The United States now consumes about 10.5 billion pounds of fish a year-7.5 percent of the world fish catch for 5.3 percent of world population.
About half of this fish is imported, half caught by U.S. fisherman. And about half is food fish, while half goes for so-called industrial purposes-pet food, animal feed, fish oils.
Of the food fish, about two-thirds is eaten in restaurants, particularly fast-food establishments. Americans now eat about 13 pounds of fish per capita each year, compared to 166 pounds of meat and 51 of poultry.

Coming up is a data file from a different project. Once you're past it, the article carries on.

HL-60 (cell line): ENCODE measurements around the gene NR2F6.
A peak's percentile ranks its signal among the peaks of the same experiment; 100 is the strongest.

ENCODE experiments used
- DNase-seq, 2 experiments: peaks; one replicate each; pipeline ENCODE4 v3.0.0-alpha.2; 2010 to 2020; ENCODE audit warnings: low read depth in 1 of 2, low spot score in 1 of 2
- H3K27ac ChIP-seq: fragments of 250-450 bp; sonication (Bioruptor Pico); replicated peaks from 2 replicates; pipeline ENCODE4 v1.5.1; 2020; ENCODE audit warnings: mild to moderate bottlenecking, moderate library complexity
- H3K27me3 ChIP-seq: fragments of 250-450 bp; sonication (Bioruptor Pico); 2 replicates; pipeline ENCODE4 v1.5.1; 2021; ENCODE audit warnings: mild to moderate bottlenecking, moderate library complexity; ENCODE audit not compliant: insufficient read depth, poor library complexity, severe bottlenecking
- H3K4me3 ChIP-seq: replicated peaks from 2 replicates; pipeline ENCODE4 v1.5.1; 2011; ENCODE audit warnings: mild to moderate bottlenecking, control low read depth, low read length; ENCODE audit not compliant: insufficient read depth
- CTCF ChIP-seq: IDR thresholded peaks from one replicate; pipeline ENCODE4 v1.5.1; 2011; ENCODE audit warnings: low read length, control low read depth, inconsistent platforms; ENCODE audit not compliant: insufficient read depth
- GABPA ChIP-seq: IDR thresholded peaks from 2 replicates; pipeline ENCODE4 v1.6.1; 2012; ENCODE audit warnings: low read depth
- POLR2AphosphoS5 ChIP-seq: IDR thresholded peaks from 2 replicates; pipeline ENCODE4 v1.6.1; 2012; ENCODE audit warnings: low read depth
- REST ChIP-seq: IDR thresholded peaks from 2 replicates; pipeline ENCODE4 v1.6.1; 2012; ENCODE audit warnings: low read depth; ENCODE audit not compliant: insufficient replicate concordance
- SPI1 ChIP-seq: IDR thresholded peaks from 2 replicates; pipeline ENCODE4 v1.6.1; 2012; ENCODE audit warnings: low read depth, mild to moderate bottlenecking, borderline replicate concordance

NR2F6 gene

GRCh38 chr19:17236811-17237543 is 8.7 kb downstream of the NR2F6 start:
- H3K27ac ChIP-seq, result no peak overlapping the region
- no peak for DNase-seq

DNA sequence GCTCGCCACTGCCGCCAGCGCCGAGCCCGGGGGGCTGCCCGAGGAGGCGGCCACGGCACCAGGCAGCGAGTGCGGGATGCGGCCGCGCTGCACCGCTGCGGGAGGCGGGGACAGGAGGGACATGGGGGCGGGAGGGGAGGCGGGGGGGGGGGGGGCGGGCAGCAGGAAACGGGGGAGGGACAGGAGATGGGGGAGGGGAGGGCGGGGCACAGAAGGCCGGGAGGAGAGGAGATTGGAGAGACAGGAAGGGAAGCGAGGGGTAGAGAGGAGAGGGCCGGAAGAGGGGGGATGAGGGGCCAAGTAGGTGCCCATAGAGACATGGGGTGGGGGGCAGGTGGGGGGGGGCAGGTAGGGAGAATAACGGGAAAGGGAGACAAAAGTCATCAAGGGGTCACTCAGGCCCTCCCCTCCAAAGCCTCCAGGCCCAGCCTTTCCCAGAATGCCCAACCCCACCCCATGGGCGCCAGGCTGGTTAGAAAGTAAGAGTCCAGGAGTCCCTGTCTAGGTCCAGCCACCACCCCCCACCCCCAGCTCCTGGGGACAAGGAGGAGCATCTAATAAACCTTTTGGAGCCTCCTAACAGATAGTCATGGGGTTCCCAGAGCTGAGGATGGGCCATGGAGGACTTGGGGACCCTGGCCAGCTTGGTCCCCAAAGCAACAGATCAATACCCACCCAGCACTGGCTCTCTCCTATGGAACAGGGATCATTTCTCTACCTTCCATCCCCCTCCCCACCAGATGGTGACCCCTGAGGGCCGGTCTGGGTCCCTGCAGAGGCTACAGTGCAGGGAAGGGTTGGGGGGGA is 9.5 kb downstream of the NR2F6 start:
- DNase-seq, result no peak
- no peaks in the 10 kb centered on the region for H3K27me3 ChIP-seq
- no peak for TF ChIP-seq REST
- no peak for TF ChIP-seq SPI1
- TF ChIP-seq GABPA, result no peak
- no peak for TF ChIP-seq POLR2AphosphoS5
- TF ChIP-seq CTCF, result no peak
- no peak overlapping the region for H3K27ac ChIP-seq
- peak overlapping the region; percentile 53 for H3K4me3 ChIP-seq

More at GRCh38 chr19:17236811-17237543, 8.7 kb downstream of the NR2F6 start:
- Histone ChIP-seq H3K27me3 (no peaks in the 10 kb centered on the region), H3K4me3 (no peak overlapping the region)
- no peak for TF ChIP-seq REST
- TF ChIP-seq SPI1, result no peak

The fish that U.S. fishermen catch in greatest quantity is menhaden, an industrial species. It makes up about a third of the U.S. catch (though only about 5 percent by value.)
Among food fish, shrimp, crab, tuna and salmon are dominant, in that order. They make up tow-thirds of value, about half of volume. Catches of other species, such as cod and haddock, are small by comparison.
The Pacific and Gulf fisheries are by far the nation's largest; next come New England and the Chesapeake.
Fish prices have risen much faster than meat and poultry prices in recent years, partly because of depletion of stocks. Fish that cost $1 in 1967 cost $2.51 in 1977. For meat, the comparable 1977 figure was $1.77, for poultry, $1.57, for food generally, $1.92.